Suggestions for rather old PC on Linux

Hi All,
So at work I have salvaged an old PC which we call bronze builds, there are build that are 10 years old and the motherboard died a few weeks ago.
So rather than the extra pieces like RAM and CPU go to waste I thought I would find a motherboard from my spares and a new PSU and use it in my office as a Linux box for messing around in my downtime, considering all my office time is downtime I will have a lot to do.
So, I am expecting to have a dual core with 2GB RAM and possibly a GPU (Nothing fancy just some bog standard gpu)
Now I am stuck on a distro, it has to be minimal so Debian, Arch and Ubuntu minimal all come into consideration, my software choice does not matter too much as I will be mostly using I3 and either Termite or URXVT + ranger

What would you recommend for this type of system? I will be running it as x64 bit also.


I think the main question is what is going to affect your baseline performance. Having a lightweight desktop environment is a good starting point but I'd look at other things such as a lightweight browser. Browsers such as Firefox and Chromium use a lot of juice. One decent alternative which comes to mind is Midori, although I haven't used it in a while so I'm not sure if I should recommend it.

I3 can be extremely lightweight, but there are customizations which will eat a lot (relatively speaking) of resources. I don't recommend using a compositor like Compiz or Compton. IMO, you really don't need it to get a decent looking desktop.

Since its an old machine I think I'd try with Debian. I suspect they're the most likely to still work on such an old machine. Could be wrong ofc.

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Slackware works will on old machines and its just a lovely distro.

i3 will be customised with a icon theme and other things dealt with in /etc/i3/config, I plan for most of the heavy lifting to be done via the terminal, So I will use either Termite or RXVT (Undecided yet) and ranger, I have tested this basic setup on a VM and I am getting around 90MB of RAM usage and a 4 sec boot time.
Additionally I don't plan to use a login manager, ill just exit the xinitrc file for it, I much prefer this method now compared to a login manager.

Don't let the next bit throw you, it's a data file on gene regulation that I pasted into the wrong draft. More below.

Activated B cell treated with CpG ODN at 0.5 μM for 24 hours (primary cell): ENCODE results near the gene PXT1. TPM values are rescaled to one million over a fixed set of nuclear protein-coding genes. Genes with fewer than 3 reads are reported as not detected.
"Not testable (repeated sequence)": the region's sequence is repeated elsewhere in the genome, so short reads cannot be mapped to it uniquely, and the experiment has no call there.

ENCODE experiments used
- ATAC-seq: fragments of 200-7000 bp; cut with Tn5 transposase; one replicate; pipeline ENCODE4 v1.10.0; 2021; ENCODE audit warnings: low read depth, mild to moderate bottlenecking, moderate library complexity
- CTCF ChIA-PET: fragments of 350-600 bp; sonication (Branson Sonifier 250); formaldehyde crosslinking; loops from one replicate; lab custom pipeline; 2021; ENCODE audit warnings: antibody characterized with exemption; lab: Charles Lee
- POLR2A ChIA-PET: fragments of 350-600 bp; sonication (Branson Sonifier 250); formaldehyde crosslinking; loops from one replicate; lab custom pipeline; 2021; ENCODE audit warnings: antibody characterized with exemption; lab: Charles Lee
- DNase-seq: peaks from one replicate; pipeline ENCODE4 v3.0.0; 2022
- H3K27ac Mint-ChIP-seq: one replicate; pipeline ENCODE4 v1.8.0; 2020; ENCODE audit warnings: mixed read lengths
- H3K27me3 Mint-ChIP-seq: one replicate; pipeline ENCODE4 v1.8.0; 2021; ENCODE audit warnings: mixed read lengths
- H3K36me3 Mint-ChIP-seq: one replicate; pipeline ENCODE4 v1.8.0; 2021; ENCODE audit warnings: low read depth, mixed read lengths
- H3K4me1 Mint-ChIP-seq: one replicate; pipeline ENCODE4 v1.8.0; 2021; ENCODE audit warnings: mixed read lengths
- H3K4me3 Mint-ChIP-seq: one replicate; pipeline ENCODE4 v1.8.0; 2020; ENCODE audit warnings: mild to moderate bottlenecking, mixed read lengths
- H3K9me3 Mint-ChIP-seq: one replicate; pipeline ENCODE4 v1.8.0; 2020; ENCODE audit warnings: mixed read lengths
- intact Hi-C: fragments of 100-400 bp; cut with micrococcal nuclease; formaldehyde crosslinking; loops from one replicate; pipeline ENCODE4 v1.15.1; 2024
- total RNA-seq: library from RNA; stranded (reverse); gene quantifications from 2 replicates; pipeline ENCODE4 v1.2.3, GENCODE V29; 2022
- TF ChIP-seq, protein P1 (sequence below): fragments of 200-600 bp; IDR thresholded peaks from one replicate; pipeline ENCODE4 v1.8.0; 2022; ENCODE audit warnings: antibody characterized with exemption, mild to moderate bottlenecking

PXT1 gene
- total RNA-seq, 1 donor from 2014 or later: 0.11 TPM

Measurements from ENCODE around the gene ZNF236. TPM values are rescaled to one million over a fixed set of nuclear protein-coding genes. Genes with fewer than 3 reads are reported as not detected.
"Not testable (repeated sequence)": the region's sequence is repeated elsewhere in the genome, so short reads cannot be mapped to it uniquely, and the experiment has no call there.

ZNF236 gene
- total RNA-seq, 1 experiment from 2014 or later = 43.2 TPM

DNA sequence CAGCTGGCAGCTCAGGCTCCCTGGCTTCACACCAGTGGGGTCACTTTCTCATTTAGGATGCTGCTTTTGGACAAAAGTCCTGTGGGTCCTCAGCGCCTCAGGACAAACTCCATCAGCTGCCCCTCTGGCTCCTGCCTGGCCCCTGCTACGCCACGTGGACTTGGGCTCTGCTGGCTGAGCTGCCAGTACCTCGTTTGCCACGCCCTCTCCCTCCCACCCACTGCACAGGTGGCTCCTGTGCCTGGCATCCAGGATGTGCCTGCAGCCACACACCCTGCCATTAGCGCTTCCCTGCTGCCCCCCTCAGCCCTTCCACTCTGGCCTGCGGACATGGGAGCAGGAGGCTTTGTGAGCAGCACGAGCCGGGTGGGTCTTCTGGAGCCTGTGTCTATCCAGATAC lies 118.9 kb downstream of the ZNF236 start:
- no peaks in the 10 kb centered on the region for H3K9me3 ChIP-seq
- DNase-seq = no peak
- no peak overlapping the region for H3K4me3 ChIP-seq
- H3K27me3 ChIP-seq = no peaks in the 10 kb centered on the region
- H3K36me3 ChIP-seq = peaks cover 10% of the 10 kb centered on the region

I used Midori a while ago, seems okay but time will tell I suppose, only issue I have is to my knowledge it does not have support for uBlock origin, so I may see if I can find a really lightweight browser based upon either Chromium or Firefox.

Never really tried Slackware, I have heard good things about it though, may try it in a VM and see what its like.

You like it or hate it. Its called Slackware because they like to stick to old ways. You can still learn a lot from just using that OS.

doggo linux. i luv doggos

On the alt-browser front, I've played around with Midori, QupZilla and PaleMoon, and always ended up going back to Firefox because of general problems or missing/under-provisioned features with the "lighter" browsers.

  • Midori: Crashes too often, especially when loading a page with multimedia elements. Pretty much unusable to me.
  • QupZilla: I was unable to get HTML5 video working properly with the gstreamer framework installed, and some pages I visit don't function correctly unless switching the user agent string. Ended up spending too much time managing the browser vs. using it.
  • PaleMoon: Crashy, sketchy plugin support, and doesn't support Off-Main-Thread Compositing (or at least didn't the last time I tried it). The latter feature can be a boon for older, low-spec PCs that have a GPU supporting OpenGL 2.1 or better.

Of course, YMMV, and I'd be curious to know of anyone's success stories with any of the above.

Side note: I highly recommend using an ATI GPU with the open-source Radeon drivers on a junk rig. The old ATI gear has supported OpenGL 2.1 in hardware since as far back as 2003 while Nvidia didn't do so until they'd moved past the GeForce FX series cards. Making use of OpenGL acceleration in VLC, MPV, Chromium, and Firefox (by way of OMTC) while keeping any "desktop compositing" off/uninstalled has netted me a much better overall experience when using old equipment (including 32-bit Northwood P4 systems just to see if I could).

I have an older AMD GPU installed on it, I could run off the iGPU but better just to have a little more power, was laying around anyways.
I don't think I will have compositing as I wont be using anything 3D related really.